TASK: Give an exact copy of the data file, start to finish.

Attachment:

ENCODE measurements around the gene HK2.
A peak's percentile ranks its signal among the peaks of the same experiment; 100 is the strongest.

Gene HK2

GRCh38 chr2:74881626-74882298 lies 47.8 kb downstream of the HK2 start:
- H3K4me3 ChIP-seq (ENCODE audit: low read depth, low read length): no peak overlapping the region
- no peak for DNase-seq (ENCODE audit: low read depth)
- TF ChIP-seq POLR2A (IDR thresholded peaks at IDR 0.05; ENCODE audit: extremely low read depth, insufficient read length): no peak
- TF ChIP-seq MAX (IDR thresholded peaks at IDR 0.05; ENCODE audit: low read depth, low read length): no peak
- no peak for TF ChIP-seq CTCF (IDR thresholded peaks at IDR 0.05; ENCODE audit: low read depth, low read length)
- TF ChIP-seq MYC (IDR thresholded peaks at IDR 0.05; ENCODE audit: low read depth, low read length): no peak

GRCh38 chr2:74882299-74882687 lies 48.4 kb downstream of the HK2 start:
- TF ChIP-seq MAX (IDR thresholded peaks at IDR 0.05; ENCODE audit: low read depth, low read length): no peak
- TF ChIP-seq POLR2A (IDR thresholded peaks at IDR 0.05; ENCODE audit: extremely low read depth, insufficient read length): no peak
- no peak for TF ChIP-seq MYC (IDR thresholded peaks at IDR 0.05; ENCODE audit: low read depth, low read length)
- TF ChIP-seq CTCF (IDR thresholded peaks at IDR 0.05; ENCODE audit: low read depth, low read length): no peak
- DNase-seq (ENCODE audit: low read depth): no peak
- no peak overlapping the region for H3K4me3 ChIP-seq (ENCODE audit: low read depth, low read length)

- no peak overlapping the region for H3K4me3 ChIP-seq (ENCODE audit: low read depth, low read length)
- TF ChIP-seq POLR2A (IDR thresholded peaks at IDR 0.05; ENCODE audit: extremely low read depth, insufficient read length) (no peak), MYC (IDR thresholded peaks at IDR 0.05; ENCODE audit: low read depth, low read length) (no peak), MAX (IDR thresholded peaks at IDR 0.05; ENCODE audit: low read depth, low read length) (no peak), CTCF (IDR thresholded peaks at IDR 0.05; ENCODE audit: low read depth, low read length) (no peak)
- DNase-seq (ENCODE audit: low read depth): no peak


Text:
ENCODE measurements around the gene HK2.
A peak's percentile ranks its signal among the peaks of the same experiment; 100 is the strongest.

Gene HK2

GRCh38 chr2:74881626-74882298 lies 47.8 kb downstream of the HK2 start:
- H3K4me3 ChIP-seq (ENCODE audit: low read depth, low read length): no peak overlapping the region
- no peak for DNase-seq (ENCODE audit: low read depth)
- TF ChIP-seq POLR2A (IDR thresholded peaks at IDR 0.05; ENCODE audit: extremely low read depth, insufficient read length): no peak
- TF ChIP-seq MAX (IDR thresholded peaks at IDR 0.05; ENCODE audit: low read depth, low read length): no peak
- no peak for TF ChIP-seq CTCF (IDR thresholded peaks at IDR 0.05; ENCODE audit: low read depth, low read length)
- TF ChIP-seq MYC (IDR thresholded peaks at IDR 0.05; ENCODE audit: low read depth, low read length): no peak

GRCh38 chr2:74882299-74882687 lies 48.4 kb downstream of the HK2 start:
- TF ChIP-seq MAX (IDR thresholded peaks at IDR 0.05; ENCODE audit: low read depth, low read length): no peak
- TF ChIP-seq POLR2A (IDR thresholded peaks at IDR 0.05; ENCODE audit: extremely low read depth, insufficient read length): no peak
- no peak for TF ChIP-seq MYC (IDR thresholded peaks at IDR 0.05; ENCODE audit: low read depth, low read length)
- TF ChIP-seq CTCF (IDR thresholded peaks at IDR 0.05; ENCODE audit: low read depth, low read length): no peak
- DNase-seq (ENCODE audit: low read depth): no peak
- no peak overlapping the region for H3K4me3 ChIP-seq (ENCODE audit: low read depth, low read length)

- no peak overlapping the region for H3K4me3 ChIP-seq (ENCODE audit: low read depth, low read length)
- TF ChIP-seq POLR2A (IDR thresholded peaks at IDR 0.05; ENCODE audit: extremely low read depth, insufficient read length) (no peak), MYC (IDR thresholded peaks at IDR 0.05; ENCODE audit: low read depth, low read length) (no peak), MAX (IDR thresholded peaks at IDR 0.05; ENCODE audit: low read depth, low read length) (no peak), CTCF (IDR thresholded peaks at IDR 0.05; ENCODE audit: low read depth, low read length) (no peak)
- DNase-seq (ENCODE audit: low read depth): no peak